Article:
Hans Modrow (in 2018): The Office for the Protection of the Constitution had collected "information in connection with left-wing extremist activities" about him
Photo: Britta Pedersen / picture alliance / dpa
According to his own statements, the former GDR Prime Minister Hans Modrow has been spied on by the Federal Intelligence Service (BND) and the Federal German constitution protection for around six decades.
That emerges from the BND documents available to him, as the 93-year-old said in an interview with the Berliner Zeitung (Friday edition).
Modrow had fought for access to the files before the Federal Administrative Court.
"The BND was on me from July 1958 to April 1990," said Modrow.
In turn, the Office for the Protection of the Constitution collected and archived "information in connection with left-wing extremist activities" about him from 1965 to March 2013.
"The period since 1951" was also clearly recorded.
Since the decision of the Federal Administrative Court in 2018, Modrow has received information on specific historical processes and events relating to himself.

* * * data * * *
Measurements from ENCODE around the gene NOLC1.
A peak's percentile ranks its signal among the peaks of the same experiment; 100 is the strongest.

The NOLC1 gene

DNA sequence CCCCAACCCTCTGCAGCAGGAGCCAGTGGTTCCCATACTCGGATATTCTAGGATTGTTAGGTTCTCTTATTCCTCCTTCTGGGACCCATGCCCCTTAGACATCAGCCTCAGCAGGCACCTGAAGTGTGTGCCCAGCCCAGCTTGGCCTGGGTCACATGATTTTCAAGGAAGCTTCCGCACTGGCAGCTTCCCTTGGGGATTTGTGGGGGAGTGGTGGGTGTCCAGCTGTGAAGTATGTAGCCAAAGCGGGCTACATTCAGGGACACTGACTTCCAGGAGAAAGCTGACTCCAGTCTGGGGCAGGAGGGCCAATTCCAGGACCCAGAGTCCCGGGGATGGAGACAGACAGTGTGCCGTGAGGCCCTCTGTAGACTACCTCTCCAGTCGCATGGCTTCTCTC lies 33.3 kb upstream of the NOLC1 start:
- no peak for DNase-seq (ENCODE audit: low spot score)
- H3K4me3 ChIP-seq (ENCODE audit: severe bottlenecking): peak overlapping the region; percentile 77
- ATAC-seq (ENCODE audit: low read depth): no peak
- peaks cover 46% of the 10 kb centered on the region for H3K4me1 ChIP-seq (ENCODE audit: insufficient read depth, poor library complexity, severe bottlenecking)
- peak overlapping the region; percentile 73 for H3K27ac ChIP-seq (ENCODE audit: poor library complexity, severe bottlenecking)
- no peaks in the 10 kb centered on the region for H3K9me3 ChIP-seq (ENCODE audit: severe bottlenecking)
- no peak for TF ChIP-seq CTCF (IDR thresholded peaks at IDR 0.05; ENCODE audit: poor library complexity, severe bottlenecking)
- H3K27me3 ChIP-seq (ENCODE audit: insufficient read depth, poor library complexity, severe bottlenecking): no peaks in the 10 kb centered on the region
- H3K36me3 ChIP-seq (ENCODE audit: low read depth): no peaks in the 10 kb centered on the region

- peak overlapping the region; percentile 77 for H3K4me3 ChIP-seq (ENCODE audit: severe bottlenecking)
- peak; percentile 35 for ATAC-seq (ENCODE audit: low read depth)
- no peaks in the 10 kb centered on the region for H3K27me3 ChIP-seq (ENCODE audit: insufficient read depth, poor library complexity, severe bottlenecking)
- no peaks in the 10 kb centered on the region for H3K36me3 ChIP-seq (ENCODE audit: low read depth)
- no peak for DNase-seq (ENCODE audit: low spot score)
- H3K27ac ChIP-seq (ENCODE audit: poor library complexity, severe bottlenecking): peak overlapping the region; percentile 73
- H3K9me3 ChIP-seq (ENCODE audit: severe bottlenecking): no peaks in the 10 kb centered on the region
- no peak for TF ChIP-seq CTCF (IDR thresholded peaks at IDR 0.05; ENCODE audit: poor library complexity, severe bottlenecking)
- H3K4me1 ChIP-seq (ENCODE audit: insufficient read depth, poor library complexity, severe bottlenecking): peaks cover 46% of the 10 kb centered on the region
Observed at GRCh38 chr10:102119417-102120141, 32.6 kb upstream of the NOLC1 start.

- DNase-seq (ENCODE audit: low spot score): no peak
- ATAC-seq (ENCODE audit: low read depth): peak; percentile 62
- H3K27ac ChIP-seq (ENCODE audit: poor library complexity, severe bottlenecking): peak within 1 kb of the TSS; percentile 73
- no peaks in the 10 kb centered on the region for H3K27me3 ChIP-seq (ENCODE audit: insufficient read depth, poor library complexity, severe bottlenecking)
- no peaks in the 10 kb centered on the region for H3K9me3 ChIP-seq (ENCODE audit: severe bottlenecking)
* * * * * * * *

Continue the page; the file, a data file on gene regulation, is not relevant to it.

He was the first East German to have obtained this information, he said, and spoke of a "historical event."
BND sources in the Politburo
Even in his function as chairman of the FDJ for all of Berlin, he was "on the slip" of many services in the 1950s.
He was surprised by the information gathered by the BND on events and processes within the SED.
Modrow suspected that there were BND sources as far as the Politburo.
Modrow was a member of the GDR Volkskammer for 31 years and was also a member of the Central Committee, the highest body of the SED, for 22 years until reunification.
In November 1989 he became head of government of the GDR and deputy party chairman.
After reunification he sat for the left in the Bundestag and in the European Parliament.
In 1995, at the end of a long court battle, Modrow was sentenced to a nine-month suspended sentence for his involvement in election fraud in the GDR.
tfb / AFP